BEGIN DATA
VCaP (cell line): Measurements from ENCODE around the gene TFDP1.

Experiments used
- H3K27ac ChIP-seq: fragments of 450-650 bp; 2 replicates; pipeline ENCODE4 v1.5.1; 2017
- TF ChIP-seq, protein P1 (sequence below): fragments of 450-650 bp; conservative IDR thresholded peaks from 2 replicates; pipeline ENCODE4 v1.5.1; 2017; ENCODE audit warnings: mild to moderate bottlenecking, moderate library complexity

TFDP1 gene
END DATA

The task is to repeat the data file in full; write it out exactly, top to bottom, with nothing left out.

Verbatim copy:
VCaP (cell line): Measurements from ENCODE around the gene TFDP1.

Experiments used
- H3K27ac ChIP-seq: fragments of 450-650 bp; 2 replicates; pipeline ENCODE4 v1.5.1; 2017
- TF ChIP-seq, protein P1 (sequence below): fragments of 450-650 bp; conservative IDR thresholded peaks from 2 replicates; pipeline ENCODE4 v1.5.1; 2017; ENCODE audit warnings: mild to moderate bottlenecking, moderate library complexity

TFDP1 gene